Newton and Jo Minow Debate Series

Newt and Jo MinowThe Newton and Jo Minow Debate Series was established as part of a generous gift from friends and colleagues of Newton N. Minow (JD '50) to honor his numerous contributions to public and civic life. Minow is the originator of the televised U.S. presidential debates, which inspired the idea to honor his legacy with a permanent debate program at Northwestern Law.

The Minow Debates engage outside experts, law school faculty and students on important and timely legal topics. The series is produced in partnership with Intelligence Squared Debates, a nonpartisan, nonprofit organization committed to "restoring civility, reasoned analysis, and constructive public discourse."

Minow received his bachelor's degree in 1949, and his JD in 1950, both from Northwestern University. ​After graduating from the Law School, he served as law clerk to the Honorable Fred M. Vinson, Chief Justice of the United States, and then as assistant counsel to Illinois Governor Adlai Stevenson. Minow first suggested televised presidential debates in a memo to Governor Stevenson in 1955.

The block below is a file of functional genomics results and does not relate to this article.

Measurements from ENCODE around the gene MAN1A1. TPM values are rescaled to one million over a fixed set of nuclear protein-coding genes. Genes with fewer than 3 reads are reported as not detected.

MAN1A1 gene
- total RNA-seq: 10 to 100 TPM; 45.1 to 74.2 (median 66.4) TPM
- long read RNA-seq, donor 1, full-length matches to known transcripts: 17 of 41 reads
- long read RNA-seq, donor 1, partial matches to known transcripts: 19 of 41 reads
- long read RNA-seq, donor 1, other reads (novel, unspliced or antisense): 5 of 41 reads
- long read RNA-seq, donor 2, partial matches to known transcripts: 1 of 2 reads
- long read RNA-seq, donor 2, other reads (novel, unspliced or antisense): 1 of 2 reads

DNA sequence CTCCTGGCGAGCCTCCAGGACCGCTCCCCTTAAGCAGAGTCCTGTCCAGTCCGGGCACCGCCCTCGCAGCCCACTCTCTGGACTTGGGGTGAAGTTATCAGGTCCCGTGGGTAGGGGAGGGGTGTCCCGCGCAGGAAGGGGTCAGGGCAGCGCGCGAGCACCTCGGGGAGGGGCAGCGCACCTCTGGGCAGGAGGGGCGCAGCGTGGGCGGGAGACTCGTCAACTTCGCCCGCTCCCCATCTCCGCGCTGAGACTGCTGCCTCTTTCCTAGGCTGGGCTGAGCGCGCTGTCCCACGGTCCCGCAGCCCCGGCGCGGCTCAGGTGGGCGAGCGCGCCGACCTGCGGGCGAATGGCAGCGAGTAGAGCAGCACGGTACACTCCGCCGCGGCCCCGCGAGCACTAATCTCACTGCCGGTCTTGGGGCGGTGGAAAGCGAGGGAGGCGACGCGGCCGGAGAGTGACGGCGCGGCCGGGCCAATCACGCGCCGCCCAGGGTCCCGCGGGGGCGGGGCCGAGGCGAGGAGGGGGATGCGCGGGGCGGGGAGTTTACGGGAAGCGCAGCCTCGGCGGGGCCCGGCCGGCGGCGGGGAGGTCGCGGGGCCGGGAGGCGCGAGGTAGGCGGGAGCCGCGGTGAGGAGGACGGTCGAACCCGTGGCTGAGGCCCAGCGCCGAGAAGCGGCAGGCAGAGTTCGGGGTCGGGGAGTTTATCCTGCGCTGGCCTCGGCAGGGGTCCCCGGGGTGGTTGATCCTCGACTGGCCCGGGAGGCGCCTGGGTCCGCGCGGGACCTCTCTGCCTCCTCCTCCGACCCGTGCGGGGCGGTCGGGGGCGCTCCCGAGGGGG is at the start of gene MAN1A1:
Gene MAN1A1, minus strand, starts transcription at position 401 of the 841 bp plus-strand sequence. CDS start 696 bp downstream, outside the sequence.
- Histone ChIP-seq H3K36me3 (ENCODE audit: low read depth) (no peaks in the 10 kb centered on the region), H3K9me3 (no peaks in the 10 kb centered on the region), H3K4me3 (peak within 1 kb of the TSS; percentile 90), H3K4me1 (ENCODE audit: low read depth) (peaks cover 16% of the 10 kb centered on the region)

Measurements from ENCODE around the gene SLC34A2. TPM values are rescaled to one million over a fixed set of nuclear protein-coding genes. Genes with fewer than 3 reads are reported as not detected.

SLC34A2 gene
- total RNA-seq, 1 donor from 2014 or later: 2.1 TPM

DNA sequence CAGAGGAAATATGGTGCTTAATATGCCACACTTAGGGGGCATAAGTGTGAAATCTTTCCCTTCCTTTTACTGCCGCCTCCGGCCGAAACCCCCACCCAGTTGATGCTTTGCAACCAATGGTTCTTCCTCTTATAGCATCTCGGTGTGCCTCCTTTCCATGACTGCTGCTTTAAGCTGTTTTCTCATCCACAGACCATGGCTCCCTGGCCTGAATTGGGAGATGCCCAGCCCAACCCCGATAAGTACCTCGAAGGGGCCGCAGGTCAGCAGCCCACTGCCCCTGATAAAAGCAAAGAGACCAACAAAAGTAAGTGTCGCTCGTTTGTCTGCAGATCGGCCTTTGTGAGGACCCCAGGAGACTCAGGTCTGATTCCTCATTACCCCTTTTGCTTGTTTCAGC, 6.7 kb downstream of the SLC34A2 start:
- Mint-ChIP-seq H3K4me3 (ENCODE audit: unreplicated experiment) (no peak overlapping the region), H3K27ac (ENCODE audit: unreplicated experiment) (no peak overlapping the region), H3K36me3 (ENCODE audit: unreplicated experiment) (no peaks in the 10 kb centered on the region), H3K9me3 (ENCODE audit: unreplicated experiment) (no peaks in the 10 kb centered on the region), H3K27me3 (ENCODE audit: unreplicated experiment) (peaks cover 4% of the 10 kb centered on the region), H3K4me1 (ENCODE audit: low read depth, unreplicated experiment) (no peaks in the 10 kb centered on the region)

Minow served as Federal Communications Commission (FCC) chairman under President John F. Kennedy and became a well-known political figure when he used the phrase "vast​ wasteland" to describe the relatively new medium of television.

Though he returned to Chicago in 1965, joining the law firm of Sidley Austin, he has remained active in Democratic politics and the Commission on Presidential Debates, including co-chairing the 1976 and 1980 presidential debates.

Minow has also maintained a lifelong relationship with Northwestern University. In 1975, he joined the Northwestern University Board of Trustees. In 1987, he became a Life Trustee, and he is currently the Walter Annenberg Professor Emeritus at the University.

The Minow Debates are free and open to the public, and also stream live online. The inaugural Minow Debate was held in late 2015, on the topic "U.S. Prosecutors Have Too Much Power."

Debates

2018  Preserve Net Neutrality: All Data is Created Equal

2015  U.S. Prosecutors Have Too Much Power